Column i.d. (mm)
Flow rate (mL min–1)
Injection volume (µL)
Eluent consumption/waste generated (L/month)
Best suited for
Established procedures with specific requirements that cannot be readily changed
Minimal sample/eluent consumption; and waste generation
Capillary columns (0.4 mm i.d.)
Anion columns (eluent type)
A history of innovation
From the very first “Anion Separator Column” to the present day Thermo Scientific™ Dionex™ IonPac™ AS32-Fast-4µm column, Thermo Fisher Scientific has been dedicated to continually developing new columns to meet the ever-changing needs of our customers, who are tackling new analytical challenges every day (Figures 5 and 6, Reference 5).
One example of column development driven by customer needs is the recently released Thermo Scientific™ Dionex™ IonPac™ AS31. One of the limitations with the analysis of haloacetic acids (HAAs) in drinking water using US EPA method 5576 is the analysis time of approximately one hour per sample. This limits the number of samples that can be analysed in a day, increasing the cost per sample. Customers expressed a desire for a more economical method.
To address this need, the column chemistry was modified to change the elution order of sample constituents so that the components that were directed to waste or to the mass spectrometer for detection could be grouped more efficiently. The net result was a 39 % decrease in the overall run time leading to a significant reduction in cost per sample and time to result.7
Another example of solid-phase modifications that resulted in greater ease of use is the optimisation of the surface properties of the Thermo Scientific™ Dionex™ IonPac™ CS17 column resin so that it does not require the use of an organic eluent modifier to resolve amines and alkanolamines.8 Aside from making manual eluent preparation more straightforward, a RFIC system can now be used, which further simplifies the operation, obtaining precise, reproducible results.
The history of innovation by Thermo Fisher Scientific is exemplified not only by the regularity of new column introductions each year, but also by the number of patents that they have been issued for developments in IC column technology, which is unmatched in the industry (Figure 7).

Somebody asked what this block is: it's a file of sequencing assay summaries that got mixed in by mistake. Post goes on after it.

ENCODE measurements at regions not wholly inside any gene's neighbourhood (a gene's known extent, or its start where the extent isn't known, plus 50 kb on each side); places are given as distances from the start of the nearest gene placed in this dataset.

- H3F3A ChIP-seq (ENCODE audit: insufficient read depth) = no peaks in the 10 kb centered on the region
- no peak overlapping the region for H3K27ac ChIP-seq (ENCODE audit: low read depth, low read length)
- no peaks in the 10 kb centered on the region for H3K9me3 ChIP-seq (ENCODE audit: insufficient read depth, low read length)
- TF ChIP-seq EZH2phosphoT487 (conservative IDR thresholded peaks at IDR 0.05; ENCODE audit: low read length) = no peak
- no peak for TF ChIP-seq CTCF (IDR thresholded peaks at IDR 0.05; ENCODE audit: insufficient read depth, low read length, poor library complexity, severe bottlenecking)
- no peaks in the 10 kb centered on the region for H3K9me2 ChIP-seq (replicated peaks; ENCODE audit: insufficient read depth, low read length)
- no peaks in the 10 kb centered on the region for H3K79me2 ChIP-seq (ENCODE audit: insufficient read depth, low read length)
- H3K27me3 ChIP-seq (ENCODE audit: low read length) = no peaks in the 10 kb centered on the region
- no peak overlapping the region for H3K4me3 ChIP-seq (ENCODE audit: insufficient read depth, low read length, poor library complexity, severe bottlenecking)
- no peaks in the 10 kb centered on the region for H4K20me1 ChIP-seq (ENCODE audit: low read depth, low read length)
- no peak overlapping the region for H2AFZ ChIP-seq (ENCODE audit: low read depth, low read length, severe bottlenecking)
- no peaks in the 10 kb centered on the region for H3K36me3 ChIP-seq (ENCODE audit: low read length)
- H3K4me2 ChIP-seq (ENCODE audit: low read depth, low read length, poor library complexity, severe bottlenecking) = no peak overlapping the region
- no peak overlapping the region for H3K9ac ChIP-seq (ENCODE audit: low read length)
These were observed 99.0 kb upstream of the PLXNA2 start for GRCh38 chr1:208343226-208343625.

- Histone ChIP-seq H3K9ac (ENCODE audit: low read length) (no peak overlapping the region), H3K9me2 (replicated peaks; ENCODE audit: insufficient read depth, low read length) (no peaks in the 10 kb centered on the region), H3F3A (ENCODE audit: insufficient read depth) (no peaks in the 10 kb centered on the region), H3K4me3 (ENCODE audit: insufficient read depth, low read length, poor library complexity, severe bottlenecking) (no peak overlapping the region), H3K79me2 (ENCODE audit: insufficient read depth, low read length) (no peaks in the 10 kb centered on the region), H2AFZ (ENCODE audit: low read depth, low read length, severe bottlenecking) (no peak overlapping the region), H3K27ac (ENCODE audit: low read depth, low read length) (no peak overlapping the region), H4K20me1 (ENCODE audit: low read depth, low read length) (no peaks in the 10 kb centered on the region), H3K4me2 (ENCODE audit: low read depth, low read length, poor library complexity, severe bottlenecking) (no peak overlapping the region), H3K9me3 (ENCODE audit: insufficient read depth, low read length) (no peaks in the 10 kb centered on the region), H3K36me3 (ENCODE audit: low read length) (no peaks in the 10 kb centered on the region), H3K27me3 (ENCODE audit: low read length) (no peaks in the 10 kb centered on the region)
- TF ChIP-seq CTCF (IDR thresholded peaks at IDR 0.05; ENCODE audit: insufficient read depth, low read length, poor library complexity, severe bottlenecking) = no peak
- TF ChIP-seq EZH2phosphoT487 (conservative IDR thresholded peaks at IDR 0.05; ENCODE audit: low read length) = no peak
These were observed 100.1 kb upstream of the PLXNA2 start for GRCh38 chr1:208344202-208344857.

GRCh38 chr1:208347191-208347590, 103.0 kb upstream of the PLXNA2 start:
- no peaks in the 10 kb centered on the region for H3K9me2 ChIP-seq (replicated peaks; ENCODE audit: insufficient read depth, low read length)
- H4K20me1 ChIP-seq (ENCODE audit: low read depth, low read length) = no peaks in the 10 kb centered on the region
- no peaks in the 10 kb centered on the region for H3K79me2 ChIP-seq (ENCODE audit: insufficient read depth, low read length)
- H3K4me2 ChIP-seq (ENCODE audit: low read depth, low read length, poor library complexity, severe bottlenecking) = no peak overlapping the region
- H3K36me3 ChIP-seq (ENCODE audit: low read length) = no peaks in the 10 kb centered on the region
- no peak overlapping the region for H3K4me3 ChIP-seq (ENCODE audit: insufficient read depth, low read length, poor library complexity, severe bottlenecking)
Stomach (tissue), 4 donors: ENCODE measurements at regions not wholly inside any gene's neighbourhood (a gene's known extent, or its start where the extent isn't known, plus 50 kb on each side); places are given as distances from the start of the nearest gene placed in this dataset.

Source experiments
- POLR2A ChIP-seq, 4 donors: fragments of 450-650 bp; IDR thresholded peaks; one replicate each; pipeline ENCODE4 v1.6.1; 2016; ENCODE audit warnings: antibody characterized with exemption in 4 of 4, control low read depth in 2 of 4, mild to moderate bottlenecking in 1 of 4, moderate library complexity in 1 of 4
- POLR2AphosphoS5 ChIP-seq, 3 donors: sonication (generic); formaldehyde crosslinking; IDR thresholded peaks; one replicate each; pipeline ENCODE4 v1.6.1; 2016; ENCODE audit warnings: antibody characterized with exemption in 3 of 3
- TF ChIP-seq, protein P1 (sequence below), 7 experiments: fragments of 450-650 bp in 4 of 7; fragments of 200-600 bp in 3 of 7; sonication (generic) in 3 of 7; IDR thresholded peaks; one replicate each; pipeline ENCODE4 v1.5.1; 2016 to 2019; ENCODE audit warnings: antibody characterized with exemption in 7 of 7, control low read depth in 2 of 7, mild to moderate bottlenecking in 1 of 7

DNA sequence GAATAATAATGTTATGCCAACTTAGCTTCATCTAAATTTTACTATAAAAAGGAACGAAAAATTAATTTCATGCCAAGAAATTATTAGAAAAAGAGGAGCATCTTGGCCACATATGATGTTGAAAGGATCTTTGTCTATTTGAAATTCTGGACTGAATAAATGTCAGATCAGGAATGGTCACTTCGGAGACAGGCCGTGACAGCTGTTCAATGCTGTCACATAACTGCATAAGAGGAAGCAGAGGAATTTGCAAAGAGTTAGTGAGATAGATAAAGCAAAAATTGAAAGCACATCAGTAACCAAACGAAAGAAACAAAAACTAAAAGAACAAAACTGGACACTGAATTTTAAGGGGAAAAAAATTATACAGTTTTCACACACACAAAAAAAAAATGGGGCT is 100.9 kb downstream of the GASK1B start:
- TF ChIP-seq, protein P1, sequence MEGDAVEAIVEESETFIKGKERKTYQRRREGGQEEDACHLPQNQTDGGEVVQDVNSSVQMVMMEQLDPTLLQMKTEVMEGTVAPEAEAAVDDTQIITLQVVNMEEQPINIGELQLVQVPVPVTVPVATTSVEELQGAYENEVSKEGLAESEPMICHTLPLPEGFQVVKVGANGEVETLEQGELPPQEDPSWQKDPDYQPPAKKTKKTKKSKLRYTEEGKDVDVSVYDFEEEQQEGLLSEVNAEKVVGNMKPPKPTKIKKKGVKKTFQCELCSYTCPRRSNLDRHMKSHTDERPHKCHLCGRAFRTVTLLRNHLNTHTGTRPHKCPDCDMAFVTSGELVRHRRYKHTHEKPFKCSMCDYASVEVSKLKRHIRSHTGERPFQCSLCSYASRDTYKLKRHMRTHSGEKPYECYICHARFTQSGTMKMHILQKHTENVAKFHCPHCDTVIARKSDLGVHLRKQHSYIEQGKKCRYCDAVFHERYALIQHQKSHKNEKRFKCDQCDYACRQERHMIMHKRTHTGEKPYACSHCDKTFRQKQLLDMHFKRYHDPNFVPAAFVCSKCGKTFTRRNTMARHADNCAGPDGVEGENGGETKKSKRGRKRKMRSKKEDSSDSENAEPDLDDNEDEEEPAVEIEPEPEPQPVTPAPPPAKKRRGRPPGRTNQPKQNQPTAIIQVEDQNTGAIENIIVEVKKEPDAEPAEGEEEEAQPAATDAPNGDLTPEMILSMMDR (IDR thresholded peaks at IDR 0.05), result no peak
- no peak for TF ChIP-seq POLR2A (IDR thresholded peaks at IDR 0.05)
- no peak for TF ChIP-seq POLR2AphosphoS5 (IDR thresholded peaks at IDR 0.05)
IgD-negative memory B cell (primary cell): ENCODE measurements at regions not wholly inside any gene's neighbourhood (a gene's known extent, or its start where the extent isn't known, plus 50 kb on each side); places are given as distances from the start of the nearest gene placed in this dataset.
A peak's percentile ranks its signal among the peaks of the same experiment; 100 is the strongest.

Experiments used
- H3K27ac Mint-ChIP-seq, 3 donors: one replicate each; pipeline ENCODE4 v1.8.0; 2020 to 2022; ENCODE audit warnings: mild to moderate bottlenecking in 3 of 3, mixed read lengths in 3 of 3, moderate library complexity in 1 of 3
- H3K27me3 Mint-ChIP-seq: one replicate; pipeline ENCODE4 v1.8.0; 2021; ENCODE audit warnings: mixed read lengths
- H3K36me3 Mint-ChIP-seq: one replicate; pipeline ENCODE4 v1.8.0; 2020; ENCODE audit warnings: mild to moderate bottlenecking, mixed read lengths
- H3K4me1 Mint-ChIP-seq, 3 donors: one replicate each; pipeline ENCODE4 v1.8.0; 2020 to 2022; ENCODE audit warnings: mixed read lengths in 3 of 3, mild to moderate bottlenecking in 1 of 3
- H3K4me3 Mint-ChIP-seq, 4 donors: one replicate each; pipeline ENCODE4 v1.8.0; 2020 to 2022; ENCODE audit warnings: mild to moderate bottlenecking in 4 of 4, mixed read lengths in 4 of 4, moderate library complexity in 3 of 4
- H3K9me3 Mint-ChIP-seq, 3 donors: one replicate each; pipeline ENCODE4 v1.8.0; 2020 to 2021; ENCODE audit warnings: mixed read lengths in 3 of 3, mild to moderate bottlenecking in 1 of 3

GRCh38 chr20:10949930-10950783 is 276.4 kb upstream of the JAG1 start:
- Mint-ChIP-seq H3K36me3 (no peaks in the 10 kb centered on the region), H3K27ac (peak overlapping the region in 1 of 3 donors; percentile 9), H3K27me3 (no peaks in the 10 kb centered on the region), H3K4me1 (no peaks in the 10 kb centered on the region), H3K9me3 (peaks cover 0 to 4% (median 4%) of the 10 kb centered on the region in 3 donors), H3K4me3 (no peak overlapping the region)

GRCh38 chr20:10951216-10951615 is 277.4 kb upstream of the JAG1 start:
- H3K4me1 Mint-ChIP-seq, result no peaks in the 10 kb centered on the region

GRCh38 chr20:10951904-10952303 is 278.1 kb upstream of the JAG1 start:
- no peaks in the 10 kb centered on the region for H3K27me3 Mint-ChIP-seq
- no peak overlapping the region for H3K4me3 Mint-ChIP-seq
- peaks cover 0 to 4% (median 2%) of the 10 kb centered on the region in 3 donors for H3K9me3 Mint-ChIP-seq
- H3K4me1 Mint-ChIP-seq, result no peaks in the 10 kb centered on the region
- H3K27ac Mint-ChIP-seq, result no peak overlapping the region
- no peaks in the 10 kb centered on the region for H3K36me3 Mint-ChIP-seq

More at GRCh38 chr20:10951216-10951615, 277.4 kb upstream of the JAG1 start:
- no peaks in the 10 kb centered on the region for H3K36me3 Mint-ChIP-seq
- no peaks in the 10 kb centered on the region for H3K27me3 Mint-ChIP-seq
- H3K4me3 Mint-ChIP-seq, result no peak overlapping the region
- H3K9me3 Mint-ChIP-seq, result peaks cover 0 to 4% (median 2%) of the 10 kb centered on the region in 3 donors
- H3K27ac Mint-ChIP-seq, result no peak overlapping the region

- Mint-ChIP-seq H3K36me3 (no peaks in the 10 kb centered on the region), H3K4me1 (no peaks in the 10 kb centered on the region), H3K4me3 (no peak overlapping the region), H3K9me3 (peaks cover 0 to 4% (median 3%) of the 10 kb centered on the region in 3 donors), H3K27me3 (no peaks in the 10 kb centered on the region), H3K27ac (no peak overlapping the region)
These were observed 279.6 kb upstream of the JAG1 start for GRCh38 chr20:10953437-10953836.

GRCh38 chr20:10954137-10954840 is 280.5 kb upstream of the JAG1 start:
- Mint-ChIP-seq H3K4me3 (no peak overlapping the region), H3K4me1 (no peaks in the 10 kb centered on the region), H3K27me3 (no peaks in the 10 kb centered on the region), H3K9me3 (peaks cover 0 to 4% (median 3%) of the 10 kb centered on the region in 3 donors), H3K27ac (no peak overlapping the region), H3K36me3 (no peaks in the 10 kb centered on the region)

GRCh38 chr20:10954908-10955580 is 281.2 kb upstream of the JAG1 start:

The continual response to customer needs by Thermo Fisher Scientific has led to the creation of an unrivalled portfolio of IC columns that provides solutions to tackle even the most demanding chromatographic challenges.
- H. Small, “Landmarks in the evolution of ion chromatography”, LCGC 31(4), 8–15 (2013).
- C. Pohl, “Recent developments in ion-exchange columns for ion chromatography”, LCGC 31(4), 16–22 (2013).
- M. Verma and C. Tanner, Benefits of Using 4 µm Particle-Size Columns. Thermo Scientific White Paper 70631 (2013). https://assets.thermofisher.com/TFS-Assets/CMD/Reference-Materials/wp-70631-4-micrometer-columns-wp70631-en.pdf
- J. Weiss, Handbook of Ion Chromatography. Wiley-VCH, Weinheim, Germany (2016). https://doi.org/10.1002/9783527651610
- Thermo Scientific Dionex IonPac IC Column Selection Guide (2019). https://assets.thermofisher.com/TFS-Assets/CMD/brochures/st-70588-ic-column-selection-guide-st70588-en.pdf
- U.S. Environmental Protection Agency, Method 557, Determination of Haloacetic Acids, Bromate, and Dalapon in Drinking Water by Ion Chromatography Electrospray Ionization Tandem Mass Spectrometry (IC-ESI-MS/MS), Rev 1.0, 2009
- Fast Determination of Haloacetic Acids in Drinking Water. Thermo Scientific White Paper 72958 (2019). https://assets.thermofisher.com/TFS-Assets/CMD/Reference-Materials/wp-72958-haloacetic-acids-drinking-water-wp72958-en.pdf
- W. Worawirunwong, S.P. Pumkiat and J. Rohrer, Determination of Cations and Amines in Hydrogen Peroxide by Ion Chromatography Using a RFIC (Reagent-Free) System. Thermo Scientific Application Update 155 (2017). http://assets.thermofisher.com/TFS-Assets/CMD/Application-Notes/au-155-ic-cations-amines-hydrogen-peroxide-au72541-en.pdf
- H. Small, T.S. Stevens and W.C. Bauman, “Novel ion exchange chromatographic method using conductimetric detection”, Anal. Chem. 47(11), 1801–1809 (1975). https://doi.org/10.1021/ac60361a017